The impact of isolated local recurrence on long-term outcome in early-breast cancer patients after breast-conserving therapy

European Organisation for Research and Treatment of Cancer, Radiation Oncology and Breast Cancer Groups

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Purpose: To analyse the prognostic impact of isolated local recurrence (ILR) on long-term outcome for early-breast cancer patients treated with breast-conserving therapy. Material and methods: The data of the EORTC 22881–10882 ‘boost-no boost’ and 22922–10925 ‘IM-MS’ trials were used to analyse the prevalence and outcome following ILR. A multistate model described the impact of intermediate events on long-term outcomes, taking into account various prognostic factors. This model was used to predict long-term outcomes after ILR. Results: Of the 8367 patients included, 726 experienced an ILR, 11.6% of them within the first 2 years and 30.0% after 10 years. Ten-year cumulative breast cancer mortality rates after ILR were 58.2% in patients with an ILR within 2 years, 31.0% for ILR between 2 and 4 years, 17.6% in patients with an ILR between 4 and 10 years, and 29.7% for ILR after year 10 (p < 0.001). The multistate model showed that when tumour-free, younger breast cancer patients had a higher probability of developing ILR compared to older patients. Shorter time to ILR was associated with a higher chance to develop distant metastases (DM), and a shorter time to development of DM were associated with an increased hazard of breast cancer-related death. The multistate model enabled prediction of long-term outcome based on individual patient covariates, length of follow-up without recurrence and timing of ILR since randomisation. Conclusions: Outcome of early-breast cancer changed not only according to baseline risk factors but also according to the presence of intermediate events, time to these events, and subsequent follow-up without any further events.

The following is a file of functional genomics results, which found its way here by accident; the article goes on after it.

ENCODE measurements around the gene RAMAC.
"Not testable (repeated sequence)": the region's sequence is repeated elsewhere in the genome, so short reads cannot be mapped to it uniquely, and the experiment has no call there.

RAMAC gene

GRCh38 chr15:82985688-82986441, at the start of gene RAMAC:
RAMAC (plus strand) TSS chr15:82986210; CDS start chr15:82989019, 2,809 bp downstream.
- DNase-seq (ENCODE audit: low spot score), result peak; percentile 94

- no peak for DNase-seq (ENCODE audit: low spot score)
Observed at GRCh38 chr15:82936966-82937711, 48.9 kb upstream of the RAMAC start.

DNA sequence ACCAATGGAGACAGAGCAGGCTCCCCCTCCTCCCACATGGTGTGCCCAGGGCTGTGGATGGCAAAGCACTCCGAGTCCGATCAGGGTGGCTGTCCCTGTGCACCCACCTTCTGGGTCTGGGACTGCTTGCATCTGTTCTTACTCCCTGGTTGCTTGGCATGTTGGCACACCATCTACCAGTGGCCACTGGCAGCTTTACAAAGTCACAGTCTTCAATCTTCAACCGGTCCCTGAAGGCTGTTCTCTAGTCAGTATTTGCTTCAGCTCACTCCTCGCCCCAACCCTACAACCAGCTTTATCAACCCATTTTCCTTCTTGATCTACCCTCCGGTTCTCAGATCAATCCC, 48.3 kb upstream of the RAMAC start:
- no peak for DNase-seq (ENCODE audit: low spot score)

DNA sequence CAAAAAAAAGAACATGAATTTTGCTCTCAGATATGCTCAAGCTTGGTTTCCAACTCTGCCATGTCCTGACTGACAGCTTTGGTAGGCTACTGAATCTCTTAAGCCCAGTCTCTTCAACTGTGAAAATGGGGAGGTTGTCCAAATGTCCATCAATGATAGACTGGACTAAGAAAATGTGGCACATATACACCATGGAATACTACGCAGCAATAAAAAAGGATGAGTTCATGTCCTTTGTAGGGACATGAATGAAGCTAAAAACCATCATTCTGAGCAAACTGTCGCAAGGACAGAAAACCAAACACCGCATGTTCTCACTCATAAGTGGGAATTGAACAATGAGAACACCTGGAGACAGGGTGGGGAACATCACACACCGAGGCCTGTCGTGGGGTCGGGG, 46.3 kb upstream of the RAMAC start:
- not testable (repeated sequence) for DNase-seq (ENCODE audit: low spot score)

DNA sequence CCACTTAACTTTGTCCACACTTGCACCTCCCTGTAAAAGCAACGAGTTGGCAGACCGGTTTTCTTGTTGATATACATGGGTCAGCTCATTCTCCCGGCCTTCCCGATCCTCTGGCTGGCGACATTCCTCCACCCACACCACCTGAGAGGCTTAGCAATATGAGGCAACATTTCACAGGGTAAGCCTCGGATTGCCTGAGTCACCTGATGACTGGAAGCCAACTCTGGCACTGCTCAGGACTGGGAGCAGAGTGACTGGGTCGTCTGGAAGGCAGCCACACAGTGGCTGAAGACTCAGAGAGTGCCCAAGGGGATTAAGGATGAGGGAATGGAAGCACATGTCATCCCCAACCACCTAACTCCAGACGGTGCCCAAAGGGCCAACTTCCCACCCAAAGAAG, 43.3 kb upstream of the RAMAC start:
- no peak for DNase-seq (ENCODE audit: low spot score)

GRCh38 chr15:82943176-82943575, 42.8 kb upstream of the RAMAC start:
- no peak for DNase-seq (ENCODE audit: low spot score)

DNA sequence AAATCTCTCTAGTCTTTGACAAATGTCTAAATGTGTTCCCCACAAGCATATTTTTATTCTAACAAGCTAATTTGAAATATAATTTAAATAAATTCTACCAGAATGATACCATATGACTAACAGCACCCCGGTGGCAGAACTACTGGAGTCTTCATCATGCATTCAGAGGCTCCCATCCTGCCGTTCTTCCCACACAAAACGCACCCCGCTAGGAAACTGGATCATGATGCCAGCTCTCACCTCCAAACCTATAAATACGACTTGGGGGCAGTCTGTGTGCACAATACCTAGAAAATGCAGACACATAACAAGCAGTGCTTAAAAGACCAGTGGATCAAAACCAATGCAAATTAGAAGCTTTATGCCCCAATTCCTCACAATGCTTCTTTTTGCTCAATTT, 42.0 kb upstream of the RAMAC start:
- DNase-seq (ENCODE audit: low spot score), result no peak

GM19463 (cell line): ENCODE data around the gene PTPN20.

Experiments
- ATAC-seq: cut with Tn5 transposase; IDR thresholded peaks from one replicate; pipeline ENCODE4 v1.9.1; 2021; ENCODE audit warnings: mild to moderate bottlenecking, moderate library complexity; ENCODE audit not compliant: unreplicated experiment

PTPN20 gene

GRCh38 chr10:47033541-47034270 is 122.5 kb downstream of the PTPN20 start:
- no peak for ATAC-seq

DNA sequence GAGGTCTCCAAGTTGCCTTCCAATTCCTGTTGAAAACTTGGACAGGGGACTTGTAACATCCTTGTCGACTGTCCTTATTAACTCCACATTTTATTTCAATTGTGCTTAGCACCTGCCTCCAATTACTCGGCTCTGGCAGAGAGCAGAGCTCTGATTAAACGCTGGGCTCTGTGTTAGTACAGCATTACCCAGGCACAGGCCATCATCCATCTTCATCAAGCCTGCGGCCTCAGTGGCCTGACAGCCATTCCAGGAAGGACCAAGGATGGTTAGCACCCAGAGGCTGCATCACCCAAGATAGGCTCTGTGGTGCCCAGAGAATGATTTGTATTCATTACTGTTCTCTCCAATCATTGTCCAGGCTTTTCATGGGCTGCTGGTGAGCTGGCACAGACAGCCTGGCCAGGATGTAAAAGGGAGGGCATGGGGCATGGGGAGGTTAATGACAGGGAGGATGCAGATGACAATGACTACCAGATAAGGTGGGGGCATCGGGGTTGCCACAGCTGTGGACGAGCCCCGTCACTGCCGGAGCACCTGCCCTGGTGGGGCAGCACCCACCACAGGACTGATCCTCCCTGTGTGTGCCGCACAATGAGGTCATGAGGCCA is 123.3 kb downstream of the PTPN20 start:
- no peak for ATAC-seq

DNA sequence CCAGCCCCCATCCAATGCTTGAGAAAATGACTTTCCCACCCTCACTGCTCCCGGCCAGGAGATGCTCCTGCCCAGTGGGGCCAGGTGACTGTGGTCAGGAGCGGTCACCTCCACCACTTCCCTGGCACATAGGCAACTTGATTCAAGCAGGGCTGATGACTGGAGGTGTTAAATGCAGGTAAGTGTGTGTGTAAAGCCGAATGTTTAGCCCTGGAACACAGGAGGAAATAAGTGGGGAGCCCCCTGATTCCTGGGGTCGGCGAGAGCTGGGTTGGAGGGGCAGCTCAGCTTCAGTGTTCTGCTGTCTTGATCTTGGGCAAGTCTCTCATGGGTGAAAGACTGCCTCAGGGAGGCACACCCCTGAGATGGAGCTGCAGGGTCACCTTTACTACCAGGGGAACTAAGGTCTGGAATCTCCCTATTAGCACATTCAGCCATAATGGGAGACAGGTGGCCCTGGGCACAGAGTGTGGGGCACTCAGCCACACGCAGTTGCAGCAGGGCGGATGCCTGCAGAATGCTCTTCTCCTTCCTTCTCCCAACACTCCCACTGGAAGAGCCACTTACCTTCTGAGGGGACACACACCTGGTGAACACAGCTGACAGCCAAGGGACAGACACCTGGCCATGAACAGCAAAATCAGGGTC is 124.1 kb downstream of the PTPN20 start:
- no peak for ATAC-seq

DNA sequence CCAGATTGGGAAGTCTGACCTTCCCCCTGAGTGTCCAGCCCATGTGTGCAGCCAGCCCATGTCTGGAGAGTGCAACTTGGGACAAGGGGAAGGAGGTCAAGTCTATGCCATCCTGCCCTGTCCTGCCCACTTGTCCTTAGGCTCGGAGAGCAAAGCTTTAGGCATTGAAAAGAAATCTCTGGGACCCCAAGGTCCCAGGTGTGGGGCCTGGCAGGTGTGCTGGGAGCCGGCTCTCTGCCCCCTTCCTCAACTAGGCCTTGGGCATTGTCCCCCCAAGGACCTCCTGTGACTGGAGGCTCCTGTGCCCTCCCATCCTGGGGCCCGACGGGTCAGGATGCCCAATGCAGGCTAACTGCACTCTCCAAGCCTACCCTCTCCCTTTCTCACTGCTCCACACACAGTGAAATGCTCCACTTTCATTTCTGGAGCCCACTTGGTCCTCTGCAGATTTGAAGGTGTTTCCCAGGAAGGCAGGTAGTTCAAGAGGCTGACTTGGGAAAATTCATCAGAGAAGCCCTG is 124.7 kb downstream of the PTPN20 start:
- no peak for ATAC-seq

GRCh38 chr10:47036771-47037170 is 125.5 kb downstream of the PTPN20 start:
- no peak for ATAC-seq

Original languageEnglish
Pages (from-to)28-37
Number of pages10
JournalEuropean Journal of Cancer
Publication statusPublished - 1 Sept 2021

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